Pasteurisation has been established as a key method of destroying pathogenic bacteria in the food and drink industry since is invention in the middle of the nineteenth century, although the origins of heating wine for preservation go back to China in the 1100s. However, as food and drink processing becomes more complex and food chains longer, the importance of pasteurisation has increased.

At the same time, the technology has also improved, with developments in the equipment used for both  for High Temperature, Short Time (HTST) and Low Temperature, Long Time (LTLT) methods. While simple plate heat exchangers may still be suitable for the pasteurisation of simple fluids such as milk and fruit juices, more textured and viscous products, such as cooking sauces, creams and curds will require different solutions in order to maintain their quality and texture. Here we dispel seven popular myths about food pasteurisation

Myth 1: Pasteurisation is expensive
While the exact costs will vary with each installation, there is no doubt that there is a capital cost to pasteurisation. However,  compared with the potential losses due to food spoilage, or worse, a food safety incident, these costs are insignificant. In the US, the costs of recalling food products have been shown to average $10 million, before accounting for brand damage. Closer to home, microbial contamination resulted in 59 product recalls in Australia between 2014 and 2016. Furthermore, Food Standards Australia New Zealand reports that  Listeria monocytogenes, Salmonella and  E. coli are the three micro-organisms most commonly associated with microbial food recalls in Australia, while those products most recalled are meat and dairy items.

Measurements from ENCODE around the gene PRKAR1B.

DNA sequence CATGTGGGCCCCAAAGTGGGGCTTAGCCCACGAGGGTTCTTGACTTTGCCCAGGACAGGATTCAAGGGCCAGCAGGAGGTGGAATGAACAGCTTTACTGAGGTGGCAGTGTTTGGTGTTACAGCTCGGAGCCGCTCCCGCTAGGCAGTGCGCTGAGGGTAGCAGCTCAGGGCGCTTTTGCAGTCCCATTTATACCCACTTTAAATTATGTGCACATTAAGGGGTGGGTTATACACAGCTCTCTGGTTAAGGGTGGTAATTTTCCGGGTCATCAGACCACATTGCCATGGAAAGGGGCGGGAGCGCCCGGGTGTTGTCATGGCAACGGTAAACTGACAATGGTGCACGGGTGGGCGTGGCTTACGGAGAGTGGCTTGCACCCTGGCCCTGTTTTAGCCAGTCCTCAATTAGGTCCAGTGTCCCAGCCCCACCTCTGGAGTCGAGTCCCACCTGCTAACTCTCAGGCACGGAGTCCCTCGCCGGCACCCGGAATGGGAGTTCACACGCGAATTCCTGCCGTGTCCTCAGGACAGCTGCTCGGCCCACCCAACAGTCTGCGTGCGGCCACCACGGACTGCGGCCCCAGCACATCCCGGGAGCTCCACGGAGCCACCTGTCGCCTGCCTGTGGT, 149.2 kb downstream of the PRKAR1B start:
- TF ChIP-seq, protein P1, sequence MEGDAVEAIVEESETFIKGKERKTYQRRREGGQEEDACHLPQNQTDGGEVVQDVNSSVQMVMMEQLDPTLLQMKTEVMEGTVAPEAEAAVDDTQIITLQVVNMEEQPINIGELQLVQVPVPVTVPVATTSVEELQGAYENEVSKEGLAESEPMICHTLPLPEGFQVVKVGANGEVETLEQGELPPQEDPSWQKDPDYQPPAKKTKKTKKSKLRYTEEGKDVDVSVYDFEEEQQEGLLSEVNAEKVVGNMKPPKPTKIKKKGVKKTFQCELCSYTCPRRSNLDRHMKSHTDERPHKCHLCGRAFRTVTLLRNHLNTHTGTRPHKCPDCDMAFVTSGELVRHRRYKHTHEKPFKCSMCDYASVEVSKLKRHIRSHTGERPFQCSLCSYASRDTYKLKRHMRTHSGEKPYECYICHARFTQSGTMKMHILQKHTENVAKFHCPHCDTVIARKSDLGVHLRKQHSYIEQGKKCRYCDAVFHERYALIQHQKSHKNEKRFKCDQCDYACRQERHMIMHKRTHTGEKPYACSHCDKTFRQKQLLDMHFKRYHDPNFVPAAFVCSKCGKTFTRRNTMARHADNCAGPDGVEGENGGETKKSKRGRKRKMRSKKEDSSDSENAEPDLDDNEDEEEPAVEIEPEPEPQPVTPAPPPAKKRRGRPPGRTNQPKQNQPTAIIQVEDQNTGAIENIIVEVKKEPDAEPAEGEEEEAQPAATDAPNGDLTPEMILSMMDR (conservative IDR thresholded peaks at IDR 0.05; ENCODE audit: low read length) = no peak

Against these potential costs, the capital cost of a corrugated tube heat exchanger based pasteurisation system is a sound investment. Alongside the capital costs, the running costs of a pasteurisation unit need to be considered. Heat exchangers and  pasteurisation units made by HRS Heat Exchangers are designed to reduce fouling and maintenance, while our wide range of heat recovery options mean that energy costs are kept to a minimum.

Myth 2: Pasteurisation is too complex
Pasteurisation itself is a relatively simple process. It requires that a material is held for a certain time at a certain temperature in order to kill micro-organisms. There is no doubt that pasteurisation adds an additional step into the overall manufacturing process, but if well-designed it should not slow down throughput or place additional management burdens on the plant. The use of continuous pasteurisation systems mean that the process is simple and the potential for product damage or change in quality is minimised.

Myth 3: Pasteurisation is only suitable for simple fluid materials
Pasteurisation can be used on a wide variety of liquid and semi-liquid materials. While simple Newtonian fluids will be the easiest to work with, and can often be effectively pasteurised with a simple plate heat exchanger, there are solutions for almost any material. HRS innovations, such as the use of corrugated tube and scraped surface heat exchangers, means the company can deal with anything from viscous fluids requiring gentle handling or with low rates of heat transfer, to complex mixtures, such as curd cheese, which could otherwise foul the heat exchanger, reducing thermal efficiency and requiring regular cleaning and  maintenance.